Diplomatic Efforts Must Accompany Troop Surge, Hamilton Says
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KWAME HOLMAN: Former Congressman Lee Hamilton was back on Capitol Hill today to talk about the president’s plan to send 21,500 more American troops to Iraq.
It was the first time a member of the Iraq Study Group, co-chaired by Hamilton, has testified since the president announced his plan last week. The former Democratic representative from Indiana said the U.S. effort to train Iraqi troops should be paramount.
LEE HAMILTON, Co-Chair, Iraq Study Group: Training, in our view, cannot become the primary mission for U.S. forces in Iraq if the mission includes a stepped-up security mission in Baghdad. If you do both, the training mission is going to suffer.
KWAME HOLMAN: In its report last month, the Iraq Study Group called for focusing the U.S. effort on supporting and training Iraqi security forces and withdrawing American combat troops by early next year. Today, Hamilton reiterated the group’s recommendation that the U.S. condition its support on the Iraqis meeting firm benchmarks on controlling sectarian fighting.
LEE HAMILTON: In the absence of pressure, the Iraqi government will not perform. In the absence of pressure, there will be no national reconciliation. In the absence of national reconciliation, there will be sectarian violence without end.
Doubts about al-Maliki?
KWAME HOLMAN: Like many in Congress, members of the House Foreign Affairs Committee had doubts about whether the current Iraqi government would be able to bring down the violence.
REP. JIM COSTA (D), California: I'd like your take on whether or not you think this current Maliki government is capable of performing the political agreements necessary to make this effort a success, because, frankly, absent that, I don't see, even with the best of your recommendations, us getting out of here successfully.
LEE HAMILTON: The honest answer is, I don't know. We can all make our judgments. The one thing we can all agree on is they have not performed.
Does he have the strength, the political will to do it? I just do not know. Now, in the president's approach and in our approach, in the Iraq Study Group, we depend very heavily on Maliki performing.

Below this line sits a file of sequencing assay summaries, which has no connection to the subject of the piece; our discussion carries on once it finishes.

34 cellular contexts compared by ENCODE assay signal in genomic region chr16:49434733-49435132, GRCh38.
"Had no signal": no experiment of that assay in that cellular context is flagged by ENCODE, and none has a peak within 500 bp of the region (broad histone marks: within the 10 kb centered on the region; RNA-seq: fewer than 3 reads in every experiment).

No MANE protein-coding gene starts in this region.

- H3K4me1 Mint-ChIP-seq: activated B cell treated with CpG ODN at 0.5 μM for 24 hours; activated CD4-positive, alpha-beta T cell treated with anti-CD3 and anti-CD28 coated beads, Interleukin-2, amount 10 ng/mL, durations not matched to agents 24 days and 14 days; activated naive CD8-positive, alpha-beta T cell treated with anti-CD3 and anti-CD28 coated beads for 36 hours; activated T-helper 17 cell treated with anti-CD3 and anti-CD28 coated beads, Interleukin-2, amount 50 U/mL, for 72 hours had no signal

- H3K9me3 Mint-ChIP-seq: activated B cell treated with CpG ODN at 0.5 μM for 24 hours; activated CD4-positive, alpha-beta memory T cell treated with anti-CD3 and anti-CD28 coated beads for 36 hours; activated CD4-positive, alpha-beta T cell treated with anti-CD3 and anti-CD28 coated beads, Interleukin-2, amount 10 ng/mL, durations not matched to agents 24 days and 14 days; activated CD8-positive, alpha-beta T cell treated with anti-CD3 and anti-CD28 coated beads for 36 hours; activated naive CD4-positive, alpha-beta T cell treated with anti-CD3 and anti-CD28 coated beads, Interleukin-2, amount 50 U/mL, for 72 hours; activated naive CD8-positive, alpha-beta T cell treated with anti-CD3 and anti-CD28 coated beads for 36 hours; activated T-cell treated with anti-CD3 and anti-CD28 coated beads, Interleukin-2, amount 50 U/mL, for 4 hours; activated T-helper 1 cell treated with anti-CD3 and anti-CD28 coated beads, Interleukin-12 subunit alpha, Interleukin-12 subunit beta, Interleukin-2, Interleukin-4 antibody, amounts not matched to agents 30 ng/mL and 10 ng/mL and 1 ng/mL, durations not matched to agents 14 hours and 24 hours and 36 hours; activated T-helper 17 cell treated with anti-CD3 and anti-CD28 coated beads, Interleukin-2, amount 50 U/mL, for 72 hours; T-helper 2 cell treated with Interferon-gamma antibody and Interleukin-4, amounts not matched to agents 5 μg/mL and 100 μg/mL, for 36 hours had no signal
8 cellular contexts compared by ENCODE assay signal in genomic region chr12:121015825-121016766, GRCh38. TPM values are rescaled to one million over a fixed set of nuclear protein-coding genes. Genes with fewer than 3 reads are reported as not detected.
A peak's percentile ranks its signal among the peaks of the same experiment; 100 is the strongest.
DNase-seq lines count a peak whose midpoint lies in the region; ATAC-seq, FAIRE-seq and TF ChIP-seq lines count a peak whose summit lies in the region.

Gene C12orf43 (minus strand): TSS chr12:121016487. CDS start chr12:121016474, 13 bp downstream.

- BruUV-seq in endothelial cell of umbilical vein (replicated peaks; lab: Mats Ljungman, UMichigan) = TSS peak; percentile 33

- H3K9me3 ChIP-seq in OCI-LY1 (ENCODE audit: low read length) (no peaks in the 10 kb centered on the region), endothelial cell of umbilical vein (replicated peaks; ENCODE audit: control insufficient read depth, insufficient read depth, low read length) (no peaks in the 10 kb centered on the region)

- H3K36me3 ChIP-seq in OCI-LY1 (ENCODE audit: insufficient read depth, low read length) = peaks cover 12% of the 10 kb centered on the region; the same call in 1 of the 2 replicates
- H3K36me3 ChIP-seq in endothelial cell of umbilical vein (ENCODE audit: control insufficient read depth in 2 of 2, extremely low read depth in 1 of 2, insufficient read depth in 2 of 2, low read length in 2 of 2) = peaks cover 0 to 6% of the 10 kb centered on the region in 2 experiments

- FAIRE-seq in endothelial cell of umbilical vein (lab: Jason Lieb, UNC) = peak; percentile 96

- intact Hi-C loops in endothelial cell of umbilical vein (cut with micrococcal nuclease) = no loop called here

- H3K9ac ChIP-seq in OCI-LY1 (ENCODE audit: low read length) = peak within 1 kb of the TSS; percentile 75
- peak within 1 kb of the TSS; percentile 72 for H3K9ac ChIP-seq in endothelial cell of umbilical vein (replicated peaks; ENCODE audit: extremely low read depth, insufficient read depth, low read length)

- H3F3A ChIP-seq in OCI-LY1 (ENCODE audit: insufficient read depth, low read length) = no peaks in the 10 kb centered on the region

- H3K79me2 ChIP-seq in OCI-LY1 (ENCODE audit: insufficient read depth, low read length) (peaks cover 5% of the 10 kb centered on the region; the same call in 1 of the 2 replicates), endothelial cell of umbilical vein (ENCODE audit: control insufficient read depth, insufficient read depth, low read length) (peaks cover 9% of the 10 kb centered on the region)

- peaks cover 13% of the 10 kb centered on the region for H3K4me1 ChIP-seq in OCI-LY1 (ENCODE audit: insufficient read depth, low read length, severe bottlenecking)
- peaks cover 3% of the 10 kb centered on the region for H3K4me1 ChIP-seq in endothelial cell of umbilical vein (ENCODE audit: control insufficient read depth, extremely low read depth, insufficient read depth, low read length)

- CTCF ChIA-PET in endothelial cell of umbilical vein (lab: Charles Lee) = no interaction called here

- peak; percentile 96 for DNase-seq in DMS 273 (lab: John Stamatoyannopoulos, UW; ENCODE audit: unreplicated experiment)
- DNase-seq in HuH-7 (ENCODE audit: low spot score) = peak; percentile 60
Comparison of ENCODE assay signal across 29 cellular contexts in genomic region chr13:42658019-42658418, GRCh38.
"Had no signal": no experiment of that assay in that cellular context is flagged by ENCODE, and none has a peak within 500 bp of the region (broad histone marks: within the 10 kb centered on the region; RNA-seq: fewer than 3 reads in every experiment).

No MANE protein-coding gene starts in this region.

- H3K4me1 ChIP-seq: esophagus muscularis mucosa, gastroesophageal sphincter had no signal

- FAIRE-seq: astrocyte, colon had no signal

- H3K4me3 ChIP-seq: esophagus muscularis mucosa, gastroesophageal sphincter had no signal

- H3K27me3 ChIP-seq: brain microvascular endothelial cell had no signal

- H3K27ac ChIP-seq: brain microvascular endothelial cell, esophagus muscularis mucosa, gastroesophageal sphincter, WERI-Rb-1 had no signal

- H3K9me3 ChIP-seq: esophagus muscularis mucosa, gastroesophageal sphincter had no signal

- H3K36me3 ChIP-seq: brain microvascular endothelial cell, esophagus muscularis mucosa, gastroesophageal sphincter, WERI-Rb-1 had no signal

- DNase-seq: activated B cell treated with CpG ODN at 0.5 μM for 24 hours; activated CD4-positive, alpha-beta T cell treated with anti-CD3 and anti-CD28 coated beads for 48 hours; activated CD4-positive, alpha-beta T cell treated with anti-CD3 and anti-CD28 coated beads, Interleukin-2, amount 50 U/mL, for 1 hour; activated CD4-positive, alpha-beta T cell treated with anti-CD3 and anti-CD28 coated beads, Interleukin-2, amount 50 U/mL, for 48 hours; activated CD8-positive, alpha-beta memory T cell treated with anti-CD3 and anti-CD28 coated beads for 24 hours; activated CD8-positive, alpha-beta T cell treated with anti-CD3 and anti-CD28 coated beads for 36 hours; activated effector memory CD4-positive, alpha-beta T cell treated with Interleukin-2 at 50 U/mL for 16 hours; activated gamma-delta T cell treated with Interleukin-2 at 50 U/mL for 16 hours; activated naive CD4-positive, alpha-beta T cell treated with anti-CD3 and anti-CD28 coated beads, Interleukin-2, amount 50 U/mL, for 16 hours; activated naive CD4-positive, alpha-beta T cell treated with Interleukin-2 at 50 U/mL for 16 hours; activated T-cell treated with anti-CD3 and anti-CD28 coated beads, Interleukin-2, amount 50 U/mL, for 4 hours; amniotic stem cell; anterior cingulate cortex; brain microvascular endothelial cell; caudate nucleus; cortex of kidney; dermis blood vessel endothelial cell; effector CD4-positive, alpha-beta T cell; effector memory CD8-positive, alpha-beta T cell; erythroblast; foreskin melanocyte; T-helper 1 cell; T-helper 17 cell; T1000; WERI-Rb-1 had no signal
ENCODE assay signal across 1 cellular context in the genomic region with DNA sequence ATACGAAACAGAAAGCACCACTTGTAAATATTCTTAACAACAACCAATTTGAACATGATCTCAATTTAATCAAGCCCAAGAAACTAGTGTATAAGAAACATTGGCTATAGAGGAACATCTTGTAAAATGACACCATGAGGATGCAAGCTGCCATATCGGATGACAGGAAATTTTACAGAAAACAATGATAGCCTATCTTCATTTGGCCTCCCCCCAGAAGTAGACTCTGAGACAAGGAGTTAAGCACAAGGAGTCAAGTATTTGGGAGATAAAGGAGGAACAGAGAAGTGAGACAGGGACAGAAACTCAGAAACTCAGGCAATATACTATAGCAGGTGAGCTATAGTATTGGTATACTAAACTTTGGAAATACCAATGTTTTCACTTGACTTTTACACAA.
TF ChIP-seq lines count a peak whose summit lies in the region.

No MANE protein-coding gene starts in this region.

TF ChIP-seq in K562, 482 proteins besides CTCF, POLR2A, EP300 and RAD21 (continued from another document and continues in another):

But what other choice do you have? You can't pick people off the street of Baghdad and make an agreement with them. You've got to deal with the government as it is.
Negotiating with Iran, Syria
KWAME HOLMAN: Another major topic at the hearing was the study group's recommendation, rejected by President Bush, that the U.S. engage in talks with Iran and Syria.
LEE HAMILTON: Iran and Syria have influence in Iraq; that's simply a fact. There are things they are doing that we want them to stop doing, a good many of them. There are things they could be doing that they are not doing, also a good many of them.
But we cannot wish that influence away. Undoubtedly, they are part of the problem; it was the view of the study group that we must try to make them a part of the solution.
REP. RON PAUL (R), Texas: I'd like you to just follow up and see if I can get you to maybe quantify your recommendation there on how urgent it is. Is it just a good idea, very urgent, critical?
LEE HAMILTON: How urgent is it? Well, look, I don't think it's the end of the world if we're not able to begin conversations with Iran and Syria immediately. On the other hand, I think our chances of stabilizing Iraq are higher if you begin to do it.
But how do you know unless you try? And who can be satisfied with the way things are today? And what have you got to lose?
Are we so fearful that, if we sit down with this country, that we're going to agree to make all kinds of concessions to them? That just shows a total lack of confidence in American diplomacy.
KWAME HOLMAN: Hamilton is to testify January 30th before the Senate Foreign Relations Committee, along with his study group co-chair, former Secretary of State James Baker.